My employer has your standard 3 layer architecture, however they want both core and distribution routing and switching.

This is so that some networks are routed, and some use only layer 2 between multiple distributions and core.

I was always against letter layer 2 cross a layer 3 devices, but has this standard changed as every device does routing and switching?

I'm also being asked to make the same subnet with same vlan number in two different distributions, routed at the core, tagged across. This essentially turns the core router into a distribution switch. I feel this is against best practices, but am being told to ignore that. Is this something that has become standard elsewhere?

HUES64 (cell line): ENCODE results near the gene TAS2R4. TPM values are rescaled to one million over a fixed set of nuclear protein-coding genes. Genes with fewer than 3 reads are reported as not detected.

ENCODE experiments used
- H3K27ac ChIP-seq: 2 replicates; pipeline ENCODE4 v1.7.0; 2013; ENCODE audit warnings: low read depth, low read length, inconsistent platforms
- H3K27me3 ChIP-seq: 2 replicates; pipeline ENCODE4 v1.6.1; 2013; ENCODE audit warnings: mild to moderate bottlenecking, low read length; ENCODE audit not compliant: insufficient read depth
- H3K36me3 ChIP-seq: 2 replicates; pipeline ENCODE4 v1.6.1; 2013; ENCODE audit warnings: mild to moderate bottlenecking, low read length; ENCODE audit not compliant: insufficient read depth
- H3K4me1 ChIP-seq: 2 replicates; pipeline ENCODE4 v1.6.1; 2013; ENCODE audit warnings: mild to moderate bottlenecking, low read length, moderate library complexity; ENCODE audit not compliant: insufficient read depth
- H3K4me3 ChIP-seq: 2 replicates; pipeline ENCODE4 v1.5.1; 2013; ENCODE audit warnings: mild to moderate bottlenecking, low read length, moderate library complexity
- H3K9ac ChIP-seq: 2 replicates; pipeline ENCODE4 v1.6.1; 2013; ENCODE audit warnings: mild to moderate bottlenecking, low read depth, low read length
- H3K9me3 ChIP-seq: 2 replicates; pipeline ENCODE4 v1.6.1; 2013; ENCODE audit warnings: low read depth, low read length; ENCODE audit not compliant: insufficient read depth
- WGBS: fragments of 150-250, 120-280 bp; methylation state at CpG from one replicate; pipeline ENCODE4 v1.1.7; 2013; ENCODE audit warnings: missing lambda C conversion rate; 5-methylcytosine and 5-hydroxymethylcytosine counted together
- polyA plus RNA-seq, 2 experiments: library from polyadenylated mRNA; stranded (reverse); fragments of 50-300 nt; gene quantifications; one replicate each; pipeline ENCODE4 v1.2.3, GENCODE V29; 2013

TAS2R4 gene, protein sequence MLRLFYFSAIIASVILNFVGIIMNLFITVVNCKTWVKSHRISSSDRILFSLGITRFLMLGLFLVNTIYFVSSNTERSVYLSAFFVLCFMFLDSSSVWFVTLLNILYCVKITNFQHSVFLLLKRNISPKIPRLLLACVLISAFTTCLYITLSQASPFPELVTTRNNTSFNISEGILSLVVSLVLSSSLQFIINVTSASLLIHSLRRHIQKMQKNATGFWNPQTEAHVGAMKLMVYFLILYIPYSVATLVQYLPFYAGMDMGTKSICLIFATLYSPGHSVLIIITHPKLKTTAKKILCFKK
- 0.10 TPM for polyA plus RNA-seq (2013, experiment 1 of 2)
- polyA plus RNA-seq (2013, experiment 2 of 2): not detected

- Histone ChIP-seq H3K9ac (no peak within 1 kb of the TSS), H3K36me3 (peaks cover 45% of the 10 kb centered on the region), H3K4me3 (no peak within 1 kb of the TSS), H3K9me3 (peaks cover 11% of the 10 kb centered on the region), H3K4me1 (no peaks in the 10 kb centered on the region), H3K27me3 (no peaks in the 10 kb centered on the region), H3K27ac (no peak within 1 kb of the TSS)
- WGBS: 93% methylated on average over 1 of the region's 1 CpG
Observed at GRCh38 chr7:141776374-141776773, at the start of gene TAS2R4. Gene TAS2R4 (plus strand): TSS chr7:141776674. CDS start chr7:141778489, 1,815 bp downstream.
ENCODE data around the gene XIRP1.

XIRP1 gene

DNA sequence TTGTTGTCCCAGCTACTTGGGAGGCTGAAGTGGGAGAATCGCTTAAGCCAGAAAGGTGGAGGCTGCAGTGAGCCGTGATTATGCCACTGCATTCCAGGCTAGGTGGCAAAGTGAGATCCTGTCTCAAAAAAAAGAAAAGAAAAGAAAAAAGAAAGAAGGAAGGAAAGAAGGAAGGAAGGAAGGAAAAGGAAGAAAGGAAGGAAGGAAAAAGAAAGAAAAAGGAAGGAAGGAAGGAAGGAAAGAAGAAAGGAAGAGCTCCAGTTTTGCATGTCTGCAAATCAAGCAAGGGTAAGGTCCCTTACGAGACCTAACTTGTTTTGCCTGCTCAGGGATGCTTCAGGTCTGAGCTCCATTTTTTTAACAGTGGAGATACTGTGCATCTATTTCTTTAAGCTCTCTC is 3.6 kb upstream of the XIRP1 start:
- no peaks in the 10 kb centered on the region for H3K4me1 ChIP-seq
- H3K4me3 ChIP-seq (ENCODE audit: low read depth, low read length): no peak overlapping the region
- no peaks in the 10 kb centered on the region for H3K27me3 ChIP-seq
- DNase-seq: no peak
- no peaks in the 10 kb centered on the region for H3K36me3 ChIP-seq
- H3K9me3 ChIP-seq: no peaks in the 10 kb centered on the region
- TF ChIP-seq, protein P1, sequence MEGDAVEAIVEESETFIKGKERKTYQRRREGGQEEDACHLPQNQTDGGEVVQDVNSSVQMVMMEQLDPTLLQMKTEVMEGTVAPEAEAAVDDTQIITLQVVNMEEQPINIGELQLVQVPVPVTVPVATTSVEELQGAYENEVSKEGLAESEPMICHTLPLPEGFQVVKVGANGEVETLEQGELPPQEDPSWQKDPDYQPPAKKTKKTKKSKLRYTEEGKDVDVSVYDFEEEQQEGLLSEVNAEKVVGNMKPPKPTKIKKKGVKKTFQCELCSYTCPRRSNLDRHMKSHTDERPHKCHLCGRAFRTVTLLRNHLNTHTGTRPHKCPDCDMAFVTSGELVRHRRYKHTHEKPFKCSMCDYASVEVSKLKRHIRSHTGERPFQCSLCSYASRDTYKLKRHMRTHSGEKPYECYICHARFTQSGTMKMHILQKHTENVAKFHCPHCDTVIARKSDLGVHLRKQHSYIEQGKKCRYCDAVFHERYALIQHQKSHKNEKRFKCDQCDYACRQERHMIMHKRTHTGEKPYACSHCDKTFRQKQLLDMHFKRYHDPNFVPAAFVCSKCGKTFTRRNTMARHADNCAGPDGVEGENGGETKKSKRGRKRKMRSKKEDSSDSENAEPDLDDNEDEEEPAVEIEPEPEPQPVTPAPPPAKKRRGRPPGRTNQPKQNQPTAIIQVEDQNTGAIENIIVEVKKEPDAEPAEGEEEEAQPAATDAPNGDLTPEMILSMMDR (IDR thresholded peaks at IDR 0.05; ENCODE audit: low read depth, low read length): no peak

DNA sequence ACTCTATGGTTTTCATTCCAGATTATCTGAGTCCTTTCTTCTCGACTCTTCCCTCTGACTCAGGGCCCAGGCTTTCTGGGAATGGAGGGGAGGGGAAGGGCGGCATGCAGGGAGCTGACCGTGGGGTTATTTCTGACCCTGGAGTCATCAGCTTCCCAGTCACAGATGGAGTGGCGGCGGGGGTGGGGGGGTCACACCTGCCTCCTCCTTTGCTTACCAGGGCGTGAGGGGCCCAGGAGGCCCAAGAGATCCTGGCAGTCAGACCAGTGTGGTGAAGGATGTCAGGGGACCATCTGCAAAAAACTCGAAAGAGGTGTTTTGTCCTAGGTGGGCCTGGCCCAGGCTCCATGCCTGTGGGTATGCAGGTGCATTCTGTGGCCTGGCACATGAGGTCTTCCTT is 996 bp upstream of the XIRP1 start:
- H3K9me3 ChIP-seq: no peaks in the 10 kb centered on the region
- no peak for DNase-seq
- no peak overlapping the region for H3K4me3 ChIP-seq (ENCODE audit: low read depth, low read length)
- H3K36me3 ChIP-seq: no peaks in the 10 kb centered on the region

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1 Answer 1


There really are no "standards," just manufacturer recommendations and general practices.

But every network is different, so "general practices" may not apply in your particular case.

Also, while having layer 2 crossing the core router may not be an ideal design, it may be the only practical way to accomplish the business needs.

Bottom line: Your architecture instincts are generally correct. But sometimes you have to make exceptions to get the job done. Sometimes you can't buy new equipment, or you can't renumber subnets, etc.

If you provide more specific information about your topology, we might be able to suggest alternative designs.

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